SSHRC funds new Cascadia research project at the CSRS

Social Sciences and Humanities Research Council funds CSRS project "Religion, Spirituality, Secularity, and Society in the Pacific Northwest"

We are delighted to announce that we have been awarded a large SSHRC grant to support a four-year project entitled "Religion, Spirituality, Secularity, and Society in the Pacific Northwest," also known as The Cascadia Project. The project will be based at the CSRS, and will involve Canadian and American faculty members and graduate students. If you're interested to learn more about how we have imagined this project, keep reading, or stay tuned - it'll be a significant theme in CSRS life for the next several years.


Explanations of the past, present, and likely future of religion in Western societies have begun in recent decades to underline both the salience of "lived religion" and the power of the local and regional contexts within which groups and movements are situated. Religion might well be lived (and thus less dogmatic, systematic, and formal than scholars once assumed), but it is also lived in a particular place that influences individuals and communities. Existing research suggests that the
Cascadia bio-region in the Pacific Northwest of North America is at the forefront of cultural shifts occurring throughout the West, including the rise of religious "nones," the decline of mainline Christian denominations, greater interest in environmentalism and religious or spiritual syncretism, as well as the growth of smaller, more conservative Christian and non-Christian groups. Consequently, in this region we are able to pursue unresolved theoretical debates about the nature, scale, and implications of
religious, spiritual, and social transformations, but also about the relevance of a specific environment in these broader phenomena.


This study will use a mixed-methods approach involving focus groups, interviews, an online survey, oral histories, as well as analyses of existing quantitative data and archives to generate and interpret a comprehensive set of novel empirical data on religion and spirituality in Cascadia. It will also involve both Canadian and US researchers in order to illustrate the cultural overlap and differences between the two regions of Cascadia. In so doing, this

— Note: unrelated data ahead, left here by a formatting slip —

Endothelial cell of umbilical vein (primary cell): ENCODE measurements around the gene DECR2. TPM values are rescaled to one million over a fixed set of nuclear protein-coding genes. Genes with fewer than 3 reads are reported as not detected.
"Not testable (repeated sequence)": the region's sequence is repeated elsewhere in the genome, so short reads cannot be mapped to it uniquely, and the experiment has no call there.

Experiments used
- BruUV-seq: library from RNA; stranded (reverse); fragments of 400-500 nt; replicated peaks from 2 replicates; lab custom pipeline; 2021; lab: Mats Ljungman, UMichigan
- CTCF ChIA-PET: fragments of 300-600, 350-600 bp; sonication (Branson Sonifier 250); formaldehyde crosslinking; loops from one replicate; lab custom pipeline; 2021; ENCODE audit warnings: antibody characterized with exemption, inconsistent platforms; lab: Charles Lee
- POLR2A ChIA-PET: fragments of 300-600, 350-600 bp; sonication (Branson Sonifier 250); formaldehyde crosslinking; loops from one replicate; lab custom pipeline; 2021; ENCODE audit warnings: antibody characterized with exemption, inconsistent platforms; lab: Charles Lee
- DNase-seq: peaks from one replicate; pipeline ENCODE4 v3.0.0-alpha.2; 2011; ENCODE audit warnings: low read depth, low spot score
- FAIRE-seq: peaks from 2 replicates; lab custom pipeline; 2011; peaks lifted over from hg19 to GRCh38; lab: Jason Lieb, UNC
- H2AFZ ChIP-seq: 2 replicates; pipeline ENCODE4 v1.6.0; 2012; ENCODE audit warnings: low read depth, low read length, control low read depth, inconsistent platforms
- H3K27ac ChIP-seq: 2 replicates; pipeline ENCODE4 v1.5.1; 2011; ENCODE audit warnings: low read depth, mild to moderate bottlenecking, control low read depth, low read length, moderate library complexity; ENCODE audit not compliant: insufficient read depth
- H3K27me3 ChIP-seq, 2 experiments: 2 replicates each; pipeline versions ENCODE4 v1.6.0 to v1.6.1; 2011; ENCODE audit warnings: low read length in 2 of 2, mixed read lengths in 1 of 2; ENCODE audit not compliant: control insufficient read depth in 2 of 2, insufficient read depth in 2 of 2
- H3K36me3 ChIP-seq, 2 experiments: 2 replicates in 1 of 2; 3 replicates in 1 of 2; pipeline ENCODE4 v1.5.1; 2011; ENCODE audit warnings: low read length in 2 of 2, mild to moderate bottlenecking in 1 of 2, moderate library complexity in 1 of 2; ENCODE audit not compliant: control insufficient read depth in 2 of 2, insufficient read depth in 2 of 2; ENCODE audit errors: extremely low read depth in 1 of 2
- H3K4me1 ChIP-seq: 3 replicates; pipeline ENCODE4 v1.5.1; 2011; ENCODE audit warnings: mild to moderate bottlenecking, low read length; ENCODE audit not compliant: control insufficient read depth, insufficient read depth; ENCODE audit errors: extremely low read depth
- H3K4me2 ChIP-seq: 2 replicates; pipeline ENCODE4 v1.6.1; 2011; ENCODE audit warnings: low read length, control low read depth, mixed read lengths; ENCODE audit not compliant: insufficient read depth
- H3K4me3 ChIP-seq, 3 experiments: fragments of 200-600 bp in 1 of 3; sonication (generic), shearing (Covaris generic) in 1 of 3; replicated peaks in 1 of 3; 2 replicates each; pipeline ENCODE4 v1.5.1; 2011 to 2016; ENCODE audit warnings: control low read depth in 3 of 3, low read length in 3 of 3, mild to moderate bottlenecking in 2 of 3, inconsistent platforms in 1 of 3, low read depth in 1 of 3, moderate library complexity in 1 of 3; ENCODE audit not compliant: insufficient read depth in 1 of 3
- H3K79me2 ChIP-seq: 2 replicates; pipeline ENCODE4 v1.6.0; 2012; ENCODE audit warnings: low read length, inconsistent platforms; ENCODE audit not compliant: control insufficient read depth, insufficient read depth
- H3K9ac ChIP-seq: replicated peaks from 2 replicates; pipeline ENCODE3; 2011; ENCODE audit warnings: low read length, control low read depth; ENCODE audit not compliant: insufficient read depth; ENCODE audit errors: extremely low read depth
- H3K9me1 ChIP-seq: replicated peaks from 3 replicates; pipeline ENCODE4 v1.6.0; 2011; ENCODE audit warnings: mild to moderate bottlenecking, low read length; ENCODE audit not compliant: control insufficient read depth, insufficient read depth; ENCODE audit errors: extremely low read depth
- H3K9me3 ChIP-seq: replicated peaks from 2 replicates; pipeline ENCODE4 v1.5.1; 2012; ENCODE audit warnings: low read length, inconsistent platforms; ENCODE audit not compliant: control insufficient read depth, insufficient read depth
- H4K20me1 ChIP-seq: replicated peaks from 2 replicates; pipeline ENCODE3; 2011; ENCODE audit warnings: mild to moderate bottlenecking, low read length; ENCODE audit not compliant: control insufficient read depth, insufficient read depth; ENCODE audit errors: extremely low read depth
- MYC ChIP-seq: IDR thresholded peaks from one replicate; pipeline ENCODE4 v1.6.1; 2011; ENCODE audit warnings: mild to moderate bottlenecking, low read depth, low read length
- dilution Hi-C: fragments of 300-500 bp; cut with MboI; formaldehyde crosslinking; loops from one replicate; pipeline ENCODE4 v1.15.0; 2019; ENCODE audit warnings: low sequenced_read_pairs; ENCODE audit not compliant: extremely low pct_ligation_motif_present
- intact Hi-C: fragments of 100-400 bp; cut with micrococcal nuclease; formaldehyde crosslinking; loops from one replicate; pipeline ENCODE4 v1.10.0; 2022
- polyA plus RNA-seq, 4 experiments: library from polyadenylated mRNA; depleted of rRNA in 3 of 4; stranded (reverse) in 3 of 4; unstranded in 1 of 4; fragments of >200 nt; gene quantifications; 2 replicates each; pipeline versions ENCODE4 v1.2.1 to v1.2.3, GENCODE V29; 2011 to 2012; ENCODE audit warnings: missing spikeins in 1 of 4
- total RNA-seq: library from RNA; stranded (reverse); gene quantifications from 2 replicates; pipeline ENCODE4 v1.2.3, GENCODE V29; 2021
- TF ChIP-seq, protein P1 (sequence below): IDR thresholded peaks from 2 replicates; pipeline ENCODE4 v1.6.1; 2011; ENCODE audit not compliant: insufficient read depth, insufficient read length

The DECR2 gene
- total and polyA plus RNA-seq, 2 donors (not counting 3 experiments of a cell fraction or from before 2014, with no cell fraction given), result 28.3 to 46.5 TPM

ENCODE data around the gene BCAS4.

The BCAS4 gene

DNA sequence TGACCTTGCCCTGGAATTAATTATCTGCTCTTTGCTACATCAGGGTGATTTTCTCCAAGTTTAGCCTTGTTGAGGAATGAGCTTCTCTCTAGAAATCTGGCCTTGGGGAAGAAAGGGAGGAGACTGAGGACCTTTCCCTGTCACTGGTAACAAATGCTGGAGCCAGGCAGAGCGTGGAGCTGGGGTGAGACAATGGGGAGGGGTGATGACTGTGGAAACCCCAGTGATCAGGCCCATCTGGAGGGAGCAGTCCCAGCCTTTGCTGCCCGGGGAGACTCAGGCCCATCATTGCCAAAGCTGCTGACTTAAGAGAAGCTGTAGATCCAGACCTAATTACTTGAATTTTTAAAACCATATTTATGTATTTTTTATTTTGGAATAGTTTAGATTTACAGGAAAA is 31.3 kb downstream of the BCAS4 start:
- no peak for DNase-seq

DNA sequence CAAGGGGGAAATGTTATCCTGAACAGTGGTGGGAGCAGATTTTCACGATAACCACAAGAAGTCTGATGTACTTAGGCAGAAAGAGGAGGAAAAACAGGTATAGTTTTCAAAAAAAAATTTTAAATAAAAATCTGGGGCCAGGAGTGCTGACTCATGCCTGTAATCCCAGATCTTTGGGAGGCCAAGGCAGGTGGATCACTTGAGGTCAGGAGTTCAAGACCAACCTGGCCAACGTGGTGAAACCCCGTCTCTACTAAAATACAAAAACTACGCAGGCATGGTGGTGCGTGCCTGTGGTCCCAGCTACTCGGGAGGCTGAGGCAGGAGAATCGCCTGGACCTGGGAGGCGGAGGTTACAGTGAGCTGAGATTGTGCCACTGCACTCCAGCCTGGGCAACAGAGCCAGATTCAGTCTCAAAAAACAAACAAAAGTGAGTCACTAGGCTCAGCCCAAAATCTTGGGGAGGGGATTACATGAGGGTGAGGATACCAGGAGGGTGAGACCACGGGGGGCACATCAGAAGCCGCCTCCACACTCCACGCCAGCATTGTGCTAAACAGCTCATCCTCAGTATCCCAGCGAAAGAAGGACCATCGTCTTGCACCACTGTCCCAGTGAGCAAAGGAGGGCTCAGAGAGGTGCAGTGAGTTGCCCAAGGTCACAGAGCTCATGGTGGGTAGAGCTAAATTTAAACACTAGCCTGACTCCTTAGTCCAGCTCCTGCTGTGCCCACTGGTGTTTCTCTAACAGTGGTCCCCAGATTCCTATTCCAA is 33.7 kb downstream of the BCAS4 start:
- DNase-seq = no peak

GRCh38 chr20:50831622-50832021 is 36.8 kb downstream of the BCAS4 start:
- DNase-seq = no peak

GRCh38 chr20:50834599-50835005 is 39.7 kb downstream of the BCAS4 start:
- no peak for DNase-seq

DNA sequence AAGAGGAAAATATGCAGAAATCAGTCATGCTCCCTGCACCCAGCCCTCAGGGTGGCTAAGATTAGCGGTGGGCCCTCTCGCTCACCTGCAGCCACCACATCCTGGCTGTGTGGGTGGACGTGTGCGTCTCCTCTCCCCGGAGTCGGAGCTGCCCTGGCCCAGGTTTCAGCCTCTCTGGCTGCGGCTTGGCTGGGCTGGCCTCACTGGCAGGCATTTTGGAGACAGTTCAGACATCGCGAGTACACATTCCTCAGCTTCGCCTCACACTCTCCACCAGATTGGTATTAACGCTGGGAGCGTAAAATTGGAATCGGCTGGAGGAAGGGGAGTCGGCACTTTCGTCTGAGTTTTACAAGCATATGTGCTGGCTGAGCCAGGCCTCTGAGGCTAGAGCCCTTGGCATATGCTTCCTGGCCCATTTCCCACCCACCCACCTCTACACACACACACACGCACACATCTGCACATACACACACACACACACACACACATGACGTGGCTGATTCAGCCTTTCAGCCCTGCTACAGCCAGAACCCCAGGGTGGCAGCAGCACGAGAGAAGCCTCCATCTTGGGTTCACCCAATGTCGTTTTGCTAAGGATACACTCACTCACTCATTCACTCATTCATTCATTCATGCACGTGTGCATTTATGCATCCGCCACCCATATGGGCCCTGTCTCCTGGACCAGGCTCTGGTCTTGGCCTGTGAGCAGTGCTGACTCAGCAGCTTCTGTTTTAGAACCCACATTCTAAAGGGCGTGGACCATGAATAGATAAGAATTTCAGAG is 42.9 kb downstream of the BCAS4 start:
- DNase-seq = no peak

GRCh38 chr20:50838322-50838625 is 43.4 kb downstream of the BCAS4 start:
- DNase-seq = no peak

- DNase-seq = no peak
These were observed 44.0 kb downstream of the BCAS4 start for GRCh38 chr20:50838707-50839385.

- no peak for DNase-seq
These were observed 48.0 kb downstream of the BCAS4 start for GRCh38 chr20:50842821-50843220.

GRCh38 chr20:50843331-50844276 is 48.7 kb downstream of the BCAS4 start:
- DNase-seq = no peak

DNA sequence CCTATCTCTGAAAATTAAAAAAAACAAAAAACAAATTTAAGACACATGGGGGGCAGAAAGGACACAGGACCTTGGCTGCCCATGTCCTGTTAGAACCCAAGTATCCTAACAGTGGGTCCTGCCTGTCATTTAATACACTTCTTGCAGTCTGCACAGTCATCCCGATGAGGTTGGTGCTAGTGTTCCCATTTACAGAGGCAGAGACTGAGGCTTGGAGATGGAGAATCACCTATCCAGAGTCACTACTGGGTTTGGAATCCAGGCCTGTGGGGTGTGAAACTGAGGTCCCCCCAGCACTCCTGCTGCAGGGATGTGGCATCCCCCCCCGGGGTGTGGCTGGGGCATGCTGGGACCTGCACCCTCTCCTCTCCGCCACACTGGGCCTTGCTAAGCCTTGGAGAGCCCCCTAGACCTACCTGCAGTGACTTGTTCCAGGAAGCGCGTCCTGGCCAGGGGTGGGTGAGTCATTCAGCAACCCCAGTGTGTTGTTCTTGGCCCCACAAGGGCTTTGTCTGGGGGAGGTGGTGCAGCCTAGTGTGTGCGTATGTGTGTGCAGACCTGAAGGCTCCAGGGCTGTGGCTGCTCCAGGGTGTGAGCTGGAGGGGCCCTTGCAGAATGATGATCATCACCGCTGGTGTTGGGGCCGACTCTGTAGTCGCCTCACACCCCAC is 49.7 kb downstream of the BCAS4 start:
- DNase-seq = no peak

original research will deepen our understanding of the social, political and religious dynamics at play as well as their implications for daily life and our shared future. Our team of faculty and graduate students from a wide range of disciplines will provide answers to three main research questions: 1) What are the
similarities and differences between the forms of religion and spirituality one finds in the Canadian and US components of Cascadia? 2) How inclusive is Cascadia for those from minority or conservative religious backgrounds? 3) What are the public and social implications of the religious, spiritual, and cultural changes we observe in the region?


The project will provide theoretical insights and empirical data that will illustrate the ways Cascadian perspectives on the natural world, the sacred, social change, relationships with institutions, and national identity interact within a region that is also influenced by major forces such as individualism, cosmopolitanism, transnationalism, and modernization. In so doing, these findings will clarify the dialectical relationship between local and global forces. Moreover, the project will inform religious leaders and policy makers concerned with the provision of social services historically provided by religious groups. Since many of the groups that have provided these services are shrinking, understanding both the practical implications of and local responses to such shifts is quite
valuable for governments and service providers. Finally, this project will elucidate for scholars, policy makers, and the broader society the complex social processes that will likely influence the expression of religious pluralism in other regions and societies.

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